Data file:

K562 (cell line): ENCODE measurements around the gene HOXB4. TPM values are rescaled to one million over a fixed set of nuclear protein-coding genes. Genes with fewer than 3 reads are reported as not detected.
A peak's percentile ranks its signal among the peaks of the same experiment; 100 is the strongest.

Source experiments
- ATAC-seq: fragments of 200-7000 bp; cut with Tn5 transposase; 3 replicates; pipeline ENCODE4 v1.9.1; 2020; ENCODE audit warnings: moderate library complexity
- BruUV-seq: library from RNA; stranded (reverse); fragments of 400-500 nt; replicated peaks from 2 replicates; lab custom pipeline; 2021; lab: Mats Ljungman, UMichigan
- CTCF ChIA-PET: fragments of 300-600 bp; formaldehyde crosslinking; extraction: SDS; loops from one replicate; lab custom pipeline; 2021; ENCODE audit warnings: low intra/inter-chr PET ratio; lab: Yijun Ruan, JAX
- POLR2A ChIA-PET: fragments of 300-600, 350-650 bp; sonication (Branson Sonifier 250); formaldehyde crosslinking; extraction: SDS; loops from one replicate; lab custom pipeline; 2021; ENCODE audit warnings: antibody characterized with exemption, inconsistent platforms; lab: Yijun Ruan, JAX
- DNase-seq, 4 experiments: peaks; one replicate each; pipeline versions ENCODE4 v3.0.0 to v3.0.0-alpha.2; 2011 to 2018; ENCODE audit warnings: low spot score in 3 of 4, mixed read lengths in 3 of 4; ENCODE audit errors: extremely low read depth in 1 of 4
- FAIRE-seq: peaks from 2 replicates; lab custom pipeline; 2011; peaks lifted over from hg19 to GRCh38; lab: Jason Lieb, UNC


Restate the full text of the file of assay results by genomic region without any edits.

K562 (cell line): ENCODE measurements around the gene HOXB4. TPM values are rescaled to one million over a fixed set of nuclear protein-coding genes. Genes with fewer than 3 reads are reported as not detected.
A peak's percentile ranks its signal among the peaks of the same experiment; 100 is the strongest.

Source experiments
- ATAC-seq: fragments of 200-7000 bp; cut with Tn5 transposase; 3 replicates; pipeline ENCODE4 v1.9.1; 2020; ENCODE audit warnings: moderate library complexity
- BruUV-seq: library from RNA; stranded (reverse); fragments of 400-500 nt; replicated peaks from 2 replicates; lab custom pipeline; 2021; lab: Mats Ljungman, UMichigan
- CTCF ChIA-PET: fragments of 300-600 bp; formaldehyde crosslinking; extraction: SDS; loops from one replicate; lab custom pipeline; 2021; ENCODE audit warnings: low intra/inter-chr PET ratio; lab: Yijun Ruan, JAX
- POLR2A ChIA-PET: fragments of 300-600, 350-650 bp; sonication (Branson Sonifier 250); formaldehyde crosslinking; extraction: SDS; loops from one replicate; lab custom pipeline; 2021; ENCODE audit warnings: antibody characterized with exemption, inconsistent platforms; lab: Yijun Ruan, JAX
- DNase-seq, 4 experiments: peaks; one replicate each; pipeline versions ENCODE4 v3.0.0 to v3.0.0-alpha.2; 2011 to 2018; ENCODE audit warnings: low spot score in 3 of 4, mixed read lengths in 3 of 4; ENCODE audit errors: extremely low read depth in 1 of 4
- FAIRE-seq: peaks from 2 replicates; lab custom pipeline; 2011; peaks lifted over from hg19 to GRCh38; lab: Jason Lieb, UNC